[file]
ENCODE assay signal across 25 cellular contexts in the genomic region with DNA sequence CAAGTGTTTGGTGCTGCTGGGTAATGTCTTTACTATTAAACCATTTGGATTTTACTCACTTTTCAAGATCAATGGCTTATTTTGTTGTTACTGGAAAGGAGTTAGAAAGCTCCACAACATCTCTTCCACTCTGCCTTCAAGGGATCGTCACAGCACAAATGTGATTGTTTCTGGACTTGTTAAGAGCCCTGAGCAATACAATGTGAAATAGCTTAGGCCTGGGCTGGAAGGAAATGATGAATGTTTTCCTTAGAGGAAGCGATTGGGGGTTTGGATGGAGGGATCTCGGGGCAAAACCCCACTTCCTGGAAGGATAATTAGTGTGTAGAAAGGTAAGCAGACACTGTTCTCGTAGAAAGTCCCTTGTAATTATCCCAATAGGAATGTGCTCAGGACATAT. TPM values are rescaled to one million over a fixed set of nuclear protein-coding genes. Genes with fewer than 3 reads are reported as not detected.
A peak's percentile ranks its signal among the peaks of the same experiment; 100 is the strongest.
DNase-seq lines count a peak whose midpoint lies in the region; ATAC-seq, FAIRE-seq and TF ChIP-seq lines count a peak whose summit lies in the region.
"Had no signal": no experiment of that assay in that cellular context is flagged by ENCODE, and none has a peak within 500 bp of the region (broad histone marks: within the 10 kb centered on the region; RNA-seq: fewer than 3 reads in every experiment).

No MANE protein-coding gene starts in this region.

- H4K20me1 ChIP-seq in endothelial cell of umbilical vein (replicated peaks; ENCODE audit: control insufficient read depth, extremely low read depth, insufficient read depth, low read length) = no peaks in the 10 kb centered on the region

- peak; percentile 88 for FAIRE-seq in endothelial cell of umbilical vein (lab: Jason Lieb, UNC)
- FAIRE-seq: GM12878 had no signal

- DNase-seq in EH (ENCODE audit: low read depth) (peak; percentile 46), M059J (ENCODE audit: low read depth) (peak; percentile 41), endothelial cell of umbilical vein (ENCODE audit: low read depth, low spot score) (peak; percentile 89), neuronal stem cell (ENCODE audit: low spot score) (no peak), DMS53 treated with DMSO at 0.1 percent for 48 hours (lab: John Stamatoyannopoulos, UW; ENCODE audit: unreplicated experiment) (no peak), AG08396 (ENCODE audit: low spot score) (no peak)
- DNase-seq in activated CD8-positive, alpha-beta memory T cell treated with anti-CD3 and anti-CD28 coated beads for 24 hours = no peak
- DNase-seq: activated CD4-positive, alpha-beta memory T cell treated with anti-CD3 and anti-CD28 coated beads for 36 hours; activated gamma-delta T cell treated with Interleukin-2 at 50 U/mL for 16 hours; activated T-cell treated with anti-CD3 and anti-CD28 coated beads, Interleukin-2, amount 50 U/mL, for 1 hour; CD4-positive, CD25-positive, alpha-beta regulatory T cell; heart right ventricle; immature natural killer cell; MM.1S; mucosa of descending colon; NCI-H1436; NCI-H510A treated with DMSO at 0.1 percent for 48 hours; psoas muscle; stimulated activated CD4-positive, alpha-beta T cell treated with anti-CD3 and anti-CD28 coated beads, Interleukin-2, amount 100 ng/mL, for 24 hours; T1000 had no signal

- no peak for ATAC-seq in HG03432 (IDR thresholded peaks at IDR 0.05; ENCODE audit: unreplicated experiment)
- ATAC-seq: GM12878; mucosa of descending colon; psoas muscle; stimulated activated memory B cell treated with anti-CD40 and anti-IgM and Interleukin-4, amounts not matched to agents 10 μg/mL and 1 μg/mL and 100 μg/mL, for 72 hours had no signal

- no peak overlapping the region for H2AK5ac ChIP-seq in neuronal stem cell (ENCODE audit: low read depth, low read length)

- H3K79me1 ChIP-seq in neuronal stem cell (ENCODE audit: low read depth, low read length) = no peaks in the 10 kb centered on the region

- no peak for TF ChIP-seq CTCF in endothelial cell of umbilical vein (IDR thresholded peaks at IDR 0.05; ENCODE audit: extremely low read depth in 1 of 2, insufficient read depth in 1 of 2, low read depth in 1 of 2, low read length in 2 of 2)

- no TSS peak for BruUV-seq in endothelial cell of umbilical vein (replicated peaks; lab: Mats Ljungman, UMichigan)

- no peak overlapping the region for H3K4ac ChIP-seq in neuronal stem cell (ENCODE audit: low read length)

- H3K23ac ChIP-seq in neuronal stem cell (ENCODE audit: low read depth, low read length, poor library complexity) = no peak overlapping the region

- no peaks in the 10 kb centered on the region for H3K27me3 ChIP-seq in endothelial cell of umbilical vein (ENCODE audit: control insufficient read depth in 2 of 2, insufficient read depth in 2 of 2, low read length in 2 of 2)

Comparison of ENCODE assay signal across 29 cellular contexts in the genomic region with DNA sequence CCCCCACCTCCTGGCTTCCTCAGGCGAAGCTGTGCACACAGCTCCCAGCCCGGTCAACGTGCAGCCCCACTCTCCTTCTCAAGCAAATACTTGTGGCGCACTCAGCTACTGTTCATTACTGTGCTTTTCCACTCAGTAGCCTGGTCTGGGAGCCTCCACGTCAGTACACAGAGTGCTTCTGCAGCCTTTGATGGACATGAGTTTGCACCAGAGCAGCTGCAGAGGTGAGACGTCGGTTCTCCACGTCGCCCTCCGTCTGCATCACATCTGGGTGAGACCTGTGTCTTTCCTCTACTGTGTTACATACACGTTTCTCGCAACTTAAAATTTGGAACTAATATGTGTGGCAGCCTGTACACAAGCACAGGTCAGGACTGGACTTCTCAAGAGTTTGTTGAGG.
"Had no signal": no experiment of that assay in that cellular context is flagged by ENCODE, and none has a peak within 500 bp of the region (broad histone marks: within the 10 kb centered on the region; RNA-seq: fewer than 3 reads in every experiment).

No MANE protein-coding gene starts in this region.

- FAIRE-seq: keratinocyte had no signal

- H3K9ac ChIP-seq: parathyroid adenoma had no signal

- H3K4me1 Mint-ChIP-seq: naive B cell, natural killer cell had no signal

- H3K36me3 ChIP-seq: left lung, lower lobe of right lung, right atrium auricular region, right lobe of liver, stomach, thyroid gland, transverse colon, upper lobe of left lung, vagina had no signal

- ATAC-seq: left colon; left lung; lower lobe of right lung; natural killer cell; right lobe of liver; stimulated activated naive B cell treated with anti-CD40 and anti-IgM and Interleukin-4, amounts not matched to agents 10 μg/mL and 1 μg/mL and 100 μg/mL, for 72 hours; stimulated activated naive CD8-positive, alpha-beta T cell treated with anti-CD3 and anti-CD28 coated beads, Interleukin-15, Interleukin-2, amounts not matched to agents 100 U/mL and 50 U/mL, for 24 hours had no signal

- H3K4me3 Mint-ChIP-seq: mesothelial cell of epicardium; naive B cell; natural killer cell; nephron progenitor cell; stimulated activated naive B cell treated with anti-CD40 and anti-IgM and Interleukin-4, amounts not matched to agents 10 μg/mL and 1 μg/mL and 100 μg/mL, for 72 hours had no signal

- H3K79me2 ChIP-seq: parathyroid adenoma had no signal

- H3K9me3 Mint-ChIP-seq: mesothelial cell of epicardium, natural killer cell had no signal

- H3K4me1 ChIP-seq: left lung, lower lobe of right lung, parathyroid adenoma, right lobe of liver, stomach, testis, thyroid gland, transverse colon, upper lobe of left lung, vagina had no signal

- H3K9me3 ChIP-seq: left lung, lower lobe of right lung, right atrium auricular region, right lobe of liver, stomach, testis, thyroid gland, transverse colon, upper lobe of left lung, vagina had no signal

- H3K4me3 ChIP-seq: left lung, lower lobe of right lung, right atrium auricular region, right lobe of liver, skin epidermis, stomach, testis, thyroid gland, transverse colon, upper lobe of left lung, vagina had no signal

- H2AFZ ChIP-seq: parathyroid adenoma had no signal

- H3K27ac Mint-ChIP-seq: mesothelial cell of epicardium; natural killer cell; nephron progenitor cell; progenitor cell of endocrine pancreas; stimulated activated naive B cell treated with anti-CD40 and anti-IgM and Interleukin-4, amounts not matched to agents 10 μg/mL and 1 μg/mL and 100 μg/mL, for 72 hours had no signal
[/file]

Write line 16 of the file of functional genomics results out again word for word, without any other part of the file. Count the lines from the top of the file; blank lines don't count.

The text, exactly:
- no peak for TF ChIP-seq CTCF in endothelial cell of umbilical vein (IDR thresholded peaks at IDR 0.05; ENCODE audit: extremely low read depth in 1 of 2, insufficient read depth in 1 of 2, low read depth in 1 of 2, low read length in 2 of 2)